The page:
The problem accentuated the basic organizational principle of the Workers Dance League, “groups must be mass in form with a collective leadership.” A request to W.D.L. for another instructor was answered and then proceeded a reorganization of the group into an elementary and an advanced section. This has worked well and both membership and artistic results are growing.
The executive committee which consists of an organizer, a secretary, an educational director, a treasurer, and the two dance leaders, plans all the work in a collective manner and brings its suggestion to the membership each week. Once a week there is a discussion hour which follows a talk by an outside speaker. Recently there was afruitful examination of the role of the revolutionary dancer. These informal forums have proven invaluable in stimulating creative work.
The two dance instructors draw up a plan of work. They then work out in practice the technique necessary to express the themes decided upon. At present the group is working on a dance drama of the life of young needle trades workers. In the various scenes, it deals with various problems that make up the life of those in the needle trades. The scenes are:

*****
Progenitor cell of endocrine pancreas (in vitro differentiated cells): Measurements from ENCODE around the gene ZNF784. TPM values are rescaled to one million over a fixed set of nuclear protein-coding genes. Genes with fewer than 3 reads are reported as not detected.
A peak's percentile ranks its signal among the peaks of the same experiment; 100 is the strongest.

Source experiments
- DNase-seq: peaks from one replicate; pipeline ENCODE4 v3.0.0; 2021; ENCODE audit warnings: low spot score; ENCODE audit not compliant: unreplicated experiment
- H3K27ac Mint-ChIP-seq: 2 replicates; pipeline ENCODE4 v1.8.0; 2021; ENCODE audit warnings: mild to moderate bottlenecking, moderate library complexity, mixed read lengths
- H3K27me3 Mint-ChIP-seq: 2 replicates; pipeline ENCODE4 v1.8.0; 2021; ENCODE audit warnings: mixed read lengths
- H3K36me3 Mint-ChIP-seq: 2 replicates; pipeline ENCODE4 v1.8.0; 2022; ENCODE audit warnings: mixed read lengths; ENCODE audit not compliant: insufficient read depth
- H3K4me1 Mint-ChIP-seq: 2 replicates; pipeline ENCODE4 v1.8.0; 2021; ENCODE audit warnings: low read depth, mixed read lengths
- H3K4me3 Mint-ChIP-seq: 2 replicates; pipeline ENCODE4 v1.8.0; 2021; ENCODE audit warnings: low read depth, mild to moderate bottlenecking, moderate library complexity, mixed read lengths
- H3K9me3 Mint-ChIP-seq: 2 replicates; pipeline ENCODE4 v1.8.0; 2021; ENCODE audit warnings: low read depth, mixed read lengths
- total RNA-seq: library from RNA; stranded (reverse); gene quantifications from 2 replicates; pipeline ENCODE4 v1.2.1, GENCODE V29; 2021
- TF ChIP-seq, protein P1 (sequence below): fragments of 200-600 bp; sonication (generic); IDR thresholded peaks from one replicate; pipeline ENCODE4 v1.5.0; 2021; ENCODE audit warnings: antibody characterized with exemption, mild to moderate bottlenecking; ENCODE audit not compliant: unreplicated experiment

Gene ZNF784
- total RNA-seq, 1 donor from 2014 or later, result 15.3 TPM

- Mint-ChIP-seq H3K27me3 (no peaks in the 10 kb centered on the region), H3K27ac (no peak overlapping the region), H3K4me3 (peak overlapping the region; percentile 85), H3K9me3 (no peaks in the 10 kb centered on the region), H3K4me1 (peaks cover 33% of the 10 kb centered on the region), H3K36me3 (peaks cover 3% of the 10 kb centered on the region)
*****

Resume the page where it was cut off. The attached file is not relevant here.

1. In a workers’ home (morning), 2. In the boss’s home (morning), 3. In the shop, 4. Speed-up, accidents, discharge 5.Strike, 6. On the picket line, 7. The A.F.L. misleaders and the boss’s henchmen, 8. The settlement committee, 9. N.T.W.I.U.-The leader of the needle trades workers.
All the themes are suggested and developed into dance form by members of advanced group with the help of the dance instructors and with the ideological assistance of a union representative.
Workers Theatre began in New York City in 1931 as the publication of The Workers Laboratory Theater collective, an agitprop group associated with Workers International Relief, becoming the League of Workers Theaters, section of the International Union of Revolutionary Theater of the Comintern. The rough production values of the first years were replaced by a color magazine as it became primarily associated with the New Theater. It contains a wealth of left cultural history and ideas. Published roughly monthly were Workers Theater from April 1931-July/Aug 1933, New Theater from Sept/Oct 1933-November 1937, New Theater and Film from April and March of 1937, (only two issues).
PDF of full issue: https://www.marxists.org/history/usa/pubs/workers-theatre/v1n02-jan-1934-New-Theatre.pdf